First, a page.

To show respect, lower flag to half-staff on Memorial Day morning

SHARE To show respect, lower flag to half-staff on Memorial Day morning
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Flags should be at half-staff on Memorial Day. | Jean Lachat/Sun-Times file

I and others in my family are military, always lowering our flags to half-staff at sunrise at 5:19 a.m. on Memorial Day, and raising it back up to the top again at noon. We do so out of respect to those who have fallen protecting us. That is what Memorial Day is all about. Not just a day off from work with pay for grilling food and wearing swimwear for the start of summer.

When I resided in Hickory Hills, I took it upon my self to lower Old Glory at the Veterans Memorial next to City Hall for years. Now I reside in Marian Village in Homer Glen. Its the same old story, but no one wants to get up to lower our flag.

I implore each of you to check the flag flying in your community

Let’s all remember the true meaning of Memorial Day.

Bob Pritchard, Homer Glen.

SEND LETTERS TO: letters@suntimes.com. Please include your neighborhood or hometown and a phone number for verification purposes.

NFL bows to Trump

Since when is it unpatriotic to exercise one’s constitutional right under the First Amendment just because the venue happens to be football games? That’s the stance the National Football League under Roger Goodell has just taken in response to kneeling by mostly, but not exclusively, black players, while the national anthem is played, in symbolic protest against America’s unequal law enforcement practices. It has outlawed kneeling and threatens fines against any team where it occurs. In so doing, it embraces society’s unequal status quo.

The first such protest by black athletes was the raised fist while our national anthem was played during a medals award in the 1968 Olympics in Mexico City. At football games, Colin Kaepernick revived the symbolic protest in 2016 by taking a knee during the national anthem.

Though the aim was the same, to protest racial inequality, in this case specifically unequal enforcement of the law against black men, from street stops to sentencing. The statistics consistently show a pattern of anti-black bias that starts in grade school where black boys are punished more often and more severely than their white peers for the same or similar offenses.

Donald Trump, no friend of racial equality, has spun kneeling as unpatriotic. Rather, it is a reminder of how far the nation must go to validate its vaunted principles. The NFL may have caved to Trump’s pressure.

But does that end the matter? What happens if in reaction players now kneel in other major televised sports? What happens if the majority of the white players also knee in sympathy, as has already happened? What happens to NFL profits if the game’s TV audience shrinks as viewership dwindles in support of equality?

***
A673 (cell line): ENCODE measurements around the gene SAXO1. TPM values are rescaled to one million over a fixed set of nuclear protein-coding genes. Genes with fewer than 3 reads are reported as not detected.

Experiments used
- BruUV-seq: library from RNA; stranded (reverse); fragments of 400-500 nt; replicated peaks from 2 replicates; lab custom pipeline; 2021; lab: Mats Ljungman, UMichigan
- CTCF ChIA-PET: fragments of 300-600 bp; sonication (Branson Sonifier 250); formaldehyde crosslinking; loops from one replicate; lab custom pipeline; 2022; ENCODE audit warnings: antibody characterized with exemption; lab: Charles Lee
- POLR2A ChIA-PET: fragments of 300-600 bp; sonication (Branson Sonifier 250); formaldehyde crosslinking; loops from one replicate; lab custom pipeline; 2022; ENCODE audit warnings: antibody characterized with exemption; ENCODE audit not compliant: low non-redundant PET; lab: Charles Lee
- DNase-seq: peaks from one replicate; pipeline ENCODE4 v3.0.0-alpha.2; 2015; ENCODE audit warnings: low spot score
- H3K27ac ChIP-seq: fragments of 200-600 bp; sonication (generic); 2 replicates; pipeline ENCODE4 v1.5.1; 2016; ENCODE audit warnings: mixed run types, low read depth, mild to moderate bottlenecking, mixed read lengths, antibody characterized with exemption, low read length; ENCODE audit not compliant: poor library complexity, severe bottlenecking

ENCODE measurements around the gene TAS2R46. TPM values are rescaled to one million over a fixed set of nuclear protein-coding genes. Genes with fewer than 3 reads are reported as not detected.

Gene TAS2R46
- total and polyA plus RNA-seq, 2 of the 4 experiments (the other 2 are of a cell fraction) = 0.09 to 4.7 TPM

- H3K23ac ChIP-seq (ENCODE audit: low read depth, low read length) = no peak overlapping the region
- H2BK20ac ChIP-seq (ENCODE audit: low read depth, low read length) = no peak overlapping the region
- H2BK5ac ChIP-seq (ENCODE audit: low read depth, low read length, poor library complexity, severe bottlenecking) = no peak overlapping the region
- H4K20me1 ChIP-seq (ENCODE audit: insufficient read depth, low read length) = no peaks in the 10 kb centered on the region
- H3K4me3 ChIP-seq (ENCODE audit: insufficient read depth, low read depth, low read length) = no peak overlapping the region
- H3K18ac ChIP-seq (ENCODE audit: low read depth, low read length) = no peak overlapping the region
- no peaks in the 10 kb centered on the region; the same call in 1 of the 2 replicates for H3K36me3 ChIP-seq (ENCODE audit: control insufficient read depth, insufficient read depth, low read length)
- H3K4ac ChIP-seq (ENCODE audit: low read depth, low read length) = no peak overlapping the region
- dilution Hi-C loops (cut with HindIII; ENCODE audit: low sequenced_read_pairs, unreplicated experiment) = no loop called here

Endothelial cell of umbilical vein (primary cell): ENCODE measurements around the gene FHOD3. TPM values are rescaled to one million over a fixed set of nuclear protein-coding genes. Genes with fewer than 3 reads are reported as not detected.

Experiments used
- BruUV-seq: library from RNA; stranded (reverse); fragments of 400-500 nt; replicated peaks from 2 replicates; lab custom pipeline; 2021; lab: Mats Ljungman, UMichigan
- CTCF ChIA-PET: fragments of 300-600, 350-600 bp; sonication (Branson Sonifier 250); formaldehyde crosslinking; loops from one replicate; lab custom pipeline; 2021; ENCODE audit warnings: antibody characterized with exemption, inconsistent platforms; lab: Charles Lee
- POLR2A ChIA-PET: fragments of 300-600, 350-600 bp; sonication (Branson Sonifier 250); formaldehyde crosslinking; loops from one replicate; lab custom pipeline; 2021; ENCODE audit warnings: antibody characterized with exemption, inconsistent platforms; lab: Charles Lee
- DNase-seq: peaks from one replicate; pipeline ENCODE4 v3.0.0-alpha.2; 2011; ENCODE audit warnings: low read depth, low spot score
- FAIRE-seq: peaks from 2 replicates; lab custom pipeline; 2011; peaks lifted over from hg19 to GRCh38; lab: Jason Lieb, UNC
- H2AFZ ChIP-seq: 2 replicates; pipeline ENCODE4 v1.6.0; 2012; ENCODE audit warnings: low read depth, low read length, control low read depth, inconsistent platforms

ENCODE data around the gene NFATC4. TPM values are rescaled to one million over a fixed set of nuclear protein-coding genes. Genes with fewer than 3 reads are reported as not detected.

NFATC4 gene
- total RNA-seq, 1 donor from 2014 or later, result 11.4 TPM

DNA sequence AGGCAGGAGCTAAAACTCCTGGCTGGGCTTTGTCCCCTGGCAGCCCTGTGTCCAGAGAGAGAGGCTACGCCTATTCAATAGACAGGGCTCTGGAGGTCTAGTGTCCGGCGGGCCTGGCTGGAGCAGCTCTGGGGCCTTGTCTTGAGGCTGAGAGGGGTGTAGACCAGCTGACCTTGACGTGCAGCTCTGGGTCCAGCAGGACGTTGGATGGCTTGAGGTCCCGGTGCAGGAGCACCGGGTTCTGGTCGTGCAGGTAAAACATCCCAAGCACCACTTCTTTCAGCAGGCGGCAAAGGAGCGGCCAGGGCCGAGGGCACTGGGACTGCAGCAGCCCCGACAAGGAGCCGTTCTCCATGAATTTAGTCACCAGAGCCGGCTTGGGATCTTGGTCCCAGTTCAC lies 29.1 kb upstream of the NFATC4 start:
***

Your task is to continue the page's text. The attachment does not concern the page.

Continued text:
Obviously, America is still in the throes of finding its true self regarding equal rights for all. To quote the late sports icon, Yogi Berra, “It ain’t over ’til it’s over.” Stay tuned.

Ted Z. Manuel, Hyde Park

Heroic lady

State Rep. Kelly Cassidy is one heroic lady. Thank you, Rep. Cassidy, for shining a very bright light on the inner working of the House of Representatives (“Retaliation? State rep says questioning Madigan on harassment cost her job” — May 22).

This type of intimidation and fear has been going on for years now is public. This unbridled power and intimidation have to be stopped and now.

Bill Ryan, Westchester

Stay safe at the grill

Whatever happened to the good old days when the worst things we had to fear on Memorial Day were traffic jams and indigestion?

Folks setting to break out their outdoor grill this Memorial Day face a nasty choice. If they undercook their hamburgers, hot dogs, and chicken nuggets, their family and friends may face food poisoning by E. coli and salmonella bacteria. The U.S. Meat and Poultry Hotline advises raising the temperature.

But our own National Cancer Institute warns that high-temperature grilling of processed meats produces cancer-causing compounds.

Do we really need to choose between food poisoning and cancer?

Luckily, a bunch of enterprising food processors have met this challenge head-on by developing a great variety of healthful, delicious plant-based veggie burgers, veggie dogs, and soy nuggets. These products don’t harbor nasty bugs or cancer-causing compounds. They don’t even offer cholesterol, saturated fats, drugs, or pesticides like their animal-based alternatives. And, they are waiting for us in the frozen food section of our neighborhood supermarket, along with nut-based milks, ice creams, and other dairy-free desserts.

This Memorial Day, let’s stay safe on the roads, and let’s extend the safety net to our family barbecue grill.

Claude Prescott, West Town


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